Efficient in vivo neuronal genome editing in the mouse brain using nanocapsules containing CRISPR-Cas9 ribonucleoproteins.
Efficient in vivo neuronal genome editing in the mouse brain using nanocapsules containing CRISPR-Cas9 ribonucleoproteins. Biomaterials. 2022;293:121959.
JMG, Animals, Mice, Gene Editing, CRISPR-Cas Systems, Nanocapsules, Ribonucleoproteins, Neurons, Brain
This work was supported by the NIH Common Fund and National Institutes of Health Office of the Director U54 OD026635 (S.A.M. and C.M.L.), the WIMR optical imaging core (1S10OD025040- 01), NIH UG3-NS111688 (S.R., K.S., J.E.L., M.E.E., S.G.), and NIH UH3- NS111688 (S.R., K.S., J.E.L., M.E.E., S.G.).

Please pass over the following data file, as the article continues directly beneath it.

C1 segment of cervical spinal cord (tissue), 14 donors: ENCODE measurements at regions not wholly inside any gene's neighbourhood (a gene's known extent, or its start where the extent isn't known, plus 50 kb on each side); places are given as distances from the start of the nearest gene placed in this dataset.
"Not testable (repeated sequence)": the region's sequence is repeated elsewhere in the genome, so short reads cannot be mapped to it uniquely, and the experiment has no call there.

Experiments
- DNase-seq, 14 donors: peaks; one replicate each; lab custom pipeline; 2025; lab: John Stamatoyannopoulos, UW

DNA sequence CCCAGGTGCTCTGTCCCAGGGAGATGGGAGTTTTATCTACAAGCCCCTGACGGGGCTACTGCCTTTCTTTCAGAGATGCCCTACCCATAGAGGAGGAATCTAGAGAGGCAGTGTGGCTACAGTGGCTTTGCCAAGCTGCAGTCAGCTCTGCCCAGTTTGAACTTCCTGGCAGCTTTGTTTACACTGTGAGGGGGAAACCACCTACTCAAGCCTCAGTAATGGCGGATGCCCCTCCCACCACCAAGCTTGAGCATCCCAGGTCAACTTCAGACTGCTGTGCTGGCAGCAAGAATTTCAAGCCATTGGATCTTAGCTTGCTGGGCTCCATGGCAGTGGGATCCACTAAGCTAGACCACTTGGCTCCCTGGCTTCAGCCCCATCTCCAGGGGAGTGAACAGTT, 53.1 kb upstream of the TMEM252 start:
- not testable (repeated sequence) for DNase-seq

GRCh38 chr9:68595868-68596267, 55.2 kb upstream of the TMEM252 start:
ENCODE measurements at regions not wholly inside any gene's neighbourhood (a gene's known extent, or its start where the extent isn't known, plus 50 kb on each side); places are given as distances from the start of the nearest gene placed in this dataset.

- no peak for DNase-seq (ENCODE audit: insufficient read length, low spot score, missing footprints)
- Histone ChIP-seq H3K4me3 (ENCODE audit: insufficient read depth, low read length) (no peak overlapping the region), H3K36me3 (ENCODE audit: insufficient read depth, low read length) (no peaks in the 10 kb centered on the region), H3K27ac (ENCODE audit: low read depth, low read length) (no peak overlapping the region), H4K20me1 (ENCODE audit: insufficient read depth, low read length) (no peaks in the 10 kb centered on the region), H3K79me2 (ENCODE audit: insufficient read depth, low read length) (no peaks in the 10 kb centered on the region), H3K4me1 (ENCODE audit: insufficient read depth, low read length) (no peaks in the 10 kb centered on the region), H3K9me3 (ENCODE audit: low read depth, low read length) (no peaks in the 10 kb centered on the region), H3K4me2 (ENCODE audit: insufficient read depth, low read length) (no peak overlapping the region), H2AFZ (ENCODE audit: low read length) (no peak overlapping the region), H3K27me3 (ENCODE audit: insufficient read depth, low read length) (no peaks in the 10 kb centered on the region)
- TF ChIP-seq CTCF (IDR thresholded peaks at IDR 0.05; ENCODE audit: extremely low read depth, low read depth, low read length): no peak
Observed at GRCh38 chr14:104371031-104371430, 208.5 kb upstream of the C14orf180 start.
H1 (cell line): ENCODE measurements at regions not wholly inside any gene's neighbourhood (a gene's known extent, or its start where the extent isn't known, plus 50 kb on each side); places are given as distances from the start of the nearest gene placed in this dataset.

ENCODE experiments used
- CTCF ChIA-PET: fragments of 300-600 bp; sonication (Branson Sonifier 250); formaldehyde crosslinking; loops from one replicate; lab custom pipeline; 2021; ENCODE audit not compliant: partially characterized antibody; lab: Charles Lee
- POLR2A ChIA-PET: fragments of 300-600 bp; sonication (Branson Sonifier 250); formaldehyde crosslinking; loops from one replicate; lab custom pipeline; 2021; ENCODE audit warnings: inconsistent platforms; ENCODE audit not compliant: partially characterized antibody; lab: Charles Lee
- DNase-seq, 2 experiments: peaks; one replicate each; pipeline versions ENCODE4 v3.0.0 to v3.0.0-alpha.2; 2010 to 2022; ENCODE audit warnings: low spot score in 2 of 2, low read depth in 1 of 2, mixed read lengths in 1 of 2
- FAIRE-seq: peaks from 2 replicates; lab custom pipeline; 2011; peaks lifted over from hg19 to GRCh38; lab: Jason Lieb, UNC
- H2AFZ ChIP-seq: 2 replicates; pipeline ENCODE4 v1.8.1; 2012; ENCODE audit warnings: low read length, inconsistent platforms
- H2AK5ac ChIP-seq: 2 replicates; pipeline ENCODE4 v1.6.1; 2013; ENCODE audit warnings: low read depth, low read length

Genome editing of somatic cells via clustered regularly interspaced short palindromic repeats (CRISPR) offers promise for new therapeutics to treat a variety of genetic disorders, including neurological diseases. However, the dense and complex parenchyma of the brain and the post-mitotic state of neurons make efficient genome editing challenging. In vivo delivery systems for CRISPR-Cas proteins and single guide RNA (sgRNA) include both viral vectors and non-viral strategies, each presenting different advantages and disadvantages for clinical application. We developed non-viral and biodegradable PEGylated nanocapsules (NCs) that deliver preassembled Cas9-sgRNA ribonucleoproteins (RNPs). Here, we show that the RNP NCs led to robust genome editing in neurons following intracerebral injection into the healthy mouse striatum. Genome editing was predominantly observed in medium spiny neurons (>80%), with occasional editing in cholinergic, calretinin, and parvalbumin interneurons. Glial activation was minimal and was localized along the needle tract. Our results demonstrate that the RNP NCs are capable of safe and efficient neuronal genome editing in vivo.